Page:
I sit in a class full of almost strangers and listen to their foreign views.  A "good girl" from Draper, Utah, I have not been exposed to all the drugs and alcohol that others have.  In this sense, I am naive.  I listen to their "Everyone is doing it" campaign and think to myself, "I'm not."  I hear them say, "I have nothing against a little drinking and marijuana as long as it's not very serious."  Well, I don't have to worry about it getting serious if I never try it for fun, right?  I listen to tales of being "so 'burnt' that I can't even more" or "Yeah, I smoke pot; I've done acid." Or there's my favorite, "I really need a cigarette right now!"
"Why do people even think of drinking or drugs?" I ask.
"They're bored and it's something to do."  I don't get it.
"With all the great things to fill life with, why drugs?" I respond, still confused.
"Well, it's not like drinking at one party on a Friday night is going to make you an alcoholic." I don't reply.  I have to absorb the unfamiliarity of this answer.
Jokingly a classmate says, "C'mon Andrea.  Everyone is doing it!"  Is that really what they think?  Not everyone's doing it, and it's not okay just because some people are.  Not everyone drinks, or smokes, or does drugs.  I don't.
"You have to experiment to grow," they tell me.  Why?  I don't need to know what being high feels like.  It won't get me anywhere.  I don't need to know anything about drugs.  I don't need to know what they'll do to me, how to get them, or why I shouldn't.  All I need to do is decide, "No.  I don't want to do drugs.  I don't even want to try drugs, and I don't want to drink or smoke either."  I made that decision years ago.  And by the way, how can getting addicted to drugs help me grow?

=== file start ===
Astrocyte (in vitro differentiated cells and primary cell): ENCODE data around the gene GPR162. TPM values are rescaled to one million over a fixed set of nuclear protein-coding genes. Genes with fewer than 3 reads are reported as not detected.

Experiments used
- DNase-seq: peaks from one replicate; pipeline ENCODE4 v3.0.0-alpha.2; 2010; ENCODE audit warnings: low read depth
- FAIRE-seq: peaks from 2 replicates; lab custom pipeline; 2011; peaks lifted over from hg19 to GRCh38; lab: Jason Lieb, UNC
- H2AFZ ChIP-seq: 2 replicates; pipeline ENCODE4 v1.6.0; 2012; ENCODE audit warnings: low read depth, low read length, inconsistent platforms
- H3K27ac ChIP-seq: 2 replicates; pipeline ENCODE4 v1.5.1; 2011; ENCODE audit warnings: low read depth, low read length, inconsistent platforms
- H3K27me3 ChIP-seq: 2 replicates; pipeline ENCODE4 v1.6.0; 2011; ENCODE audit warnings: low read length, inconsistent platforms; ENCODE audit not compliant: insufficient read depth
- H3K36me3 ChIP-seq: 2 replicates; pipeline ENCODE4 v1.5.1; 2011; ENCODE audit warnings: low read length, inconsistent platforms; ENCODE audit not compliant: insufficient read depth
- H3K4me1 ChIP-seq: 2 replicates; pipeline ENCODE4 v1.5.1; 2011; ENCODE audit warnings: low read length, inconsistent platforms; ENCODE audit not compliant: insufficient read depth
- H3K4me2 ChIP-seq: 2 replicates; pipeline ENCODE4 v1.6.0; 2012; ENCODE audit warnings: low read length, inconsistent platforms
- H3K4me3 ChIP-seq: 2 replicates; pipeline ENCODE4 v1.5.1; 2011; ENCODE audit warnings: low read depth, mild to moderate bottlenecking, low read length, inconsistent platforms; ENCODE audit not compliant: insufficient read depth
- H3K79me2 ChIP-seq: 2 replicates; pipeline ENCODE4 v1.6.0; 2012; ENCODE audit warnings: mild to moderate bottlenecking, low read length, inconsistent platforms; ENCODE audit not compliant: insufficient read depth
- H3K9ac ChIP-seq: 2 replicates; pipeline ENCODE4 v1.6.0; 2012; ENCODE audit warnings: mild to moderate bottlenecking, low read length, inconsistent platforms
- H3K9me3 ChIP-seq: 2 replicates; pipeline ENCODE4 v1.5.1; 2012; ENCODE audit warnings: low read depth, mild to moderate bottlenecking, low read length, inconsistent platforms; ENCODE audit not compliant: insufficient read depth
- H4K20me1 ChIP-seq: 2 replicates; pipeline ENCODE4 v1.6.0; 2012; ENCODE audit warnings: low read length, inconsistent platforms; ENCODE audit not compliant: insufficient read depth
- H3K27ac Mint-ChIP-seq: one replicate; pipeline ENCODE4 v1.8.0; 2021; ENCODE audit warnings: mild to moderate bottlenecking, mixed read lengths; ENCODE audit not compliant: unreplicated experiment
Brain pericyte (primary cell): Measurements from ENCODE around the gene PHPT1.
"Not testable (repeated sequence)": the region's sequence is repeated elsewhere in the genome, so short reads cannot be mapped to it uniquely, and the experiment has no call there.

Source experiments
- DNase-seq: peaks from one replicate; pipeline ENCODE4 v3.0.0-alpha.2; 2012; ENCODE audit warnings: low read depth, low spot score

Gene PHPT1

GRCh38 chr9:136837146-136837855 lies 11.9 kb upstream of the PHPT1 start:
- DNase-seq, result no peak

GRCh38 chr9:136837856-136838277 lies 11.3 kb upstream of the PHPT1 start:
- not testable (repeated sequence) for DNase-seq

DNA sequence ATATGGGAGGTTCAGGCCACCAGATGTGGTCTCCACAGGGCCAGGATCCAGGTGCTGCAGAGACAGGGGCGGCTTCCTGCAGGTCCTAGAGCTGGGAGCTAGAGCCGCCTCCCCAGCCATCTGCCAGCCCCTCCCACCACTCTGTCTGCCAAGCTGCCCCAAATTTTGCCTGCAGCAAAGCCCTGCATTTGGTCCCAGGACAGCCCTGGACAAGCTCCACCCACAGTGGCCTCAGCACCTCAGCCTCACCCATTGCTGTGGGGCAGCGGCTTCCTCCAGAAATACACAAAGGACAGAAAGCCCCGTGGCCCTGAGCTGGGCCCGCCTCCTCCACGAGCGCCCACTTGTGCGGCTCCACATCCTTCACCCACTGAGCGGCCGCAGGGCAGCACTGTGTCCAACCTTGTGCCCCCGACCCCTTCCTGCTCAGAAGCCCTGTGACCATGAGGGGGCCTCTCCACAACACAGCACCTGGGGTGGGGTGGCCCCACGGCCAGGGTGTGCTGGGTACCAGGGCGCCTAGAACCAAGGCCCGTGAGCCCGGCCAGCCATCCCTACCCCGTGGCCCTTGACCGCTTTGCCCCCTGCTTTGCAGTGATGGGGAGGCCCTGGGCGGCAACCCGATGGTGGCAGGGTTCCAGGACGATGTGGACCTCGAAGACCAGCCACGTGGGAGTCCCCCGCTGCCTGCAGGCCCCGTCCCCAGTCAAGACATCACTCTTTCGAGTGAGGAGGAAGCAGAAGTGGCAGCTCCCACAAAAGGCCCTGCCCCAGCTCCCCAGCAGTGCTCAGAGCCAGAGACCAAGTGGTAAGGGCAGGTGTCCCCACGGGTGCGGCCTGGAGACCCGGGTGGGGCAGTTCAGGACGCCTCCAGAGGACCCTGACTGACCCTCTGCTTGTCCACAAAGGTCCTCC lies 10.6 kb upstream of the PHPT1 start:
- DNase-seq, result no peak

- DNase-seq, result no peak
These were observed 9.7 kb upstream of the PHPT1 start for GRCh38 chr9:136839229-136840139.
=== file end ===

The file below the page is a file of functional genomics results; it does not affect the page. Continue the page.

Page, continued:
I draw my will not to drink and smoke from many sources: my parents, my religion, my community.  But I know that it's a more personal choice that anything.  I don't drink, I don't smoke, and I don't do drugs because I don't want to.  I could receive all the guidance in the world - all the warnings - and still smoke.  Instead I make the conscious choice not to.  As longs as I'm alive, the statement, "Everyone is doing it" will never ring true.  I'm not.
Then there's the less glamorous (and far less censored) Poems of Wonder by Andrea Casdorph.  At my elementary school, Challenger School, students participated annually in a Young Author project.  We spend a couple of months writing, editing, and publishing a "book."  This gem, Copyright 1993, is proof that I have always been a huge nerd.  I mean, what kind of 11 year old writes poetry about grammar?

Lie and Lay
Now children this is the last time I will say
You lie all by yourself, and objects you do lay.
You lie down on the bed and lay the towels away
The dog lays down the ball, you got it down okay?
The past of lie is lay, the past of lay is laid.
Participle of lie is lain, participle of lay is laid.
There's no such word as layen, nor a word like layed.
I want it right tomorrow, study before you've played.

I found an unfinished piece in a notebook as I was recently unpacking boxes.  My best guess is that this is from 2000, and I probably wrote it in my last few weeks at USU.

There comes a time in your life
When you have to decide
What is wrong and what's right
For you
And all that people have said
All the books that you've read
Get jumbled up in your head
And though the ground's the same ground you've always walked on
The path seems a little skewed
Where can you turn?
What can you do?

I'm glad I've largely put poetry behind me and glad Kirk forced me to start this blog (I think it has been 7 years).  It is wonderful to have a place to celebrate, to vent, to journal, to memorialize, and to share.  And apparently to instruct everyone in the proper use of "lie" and "lay."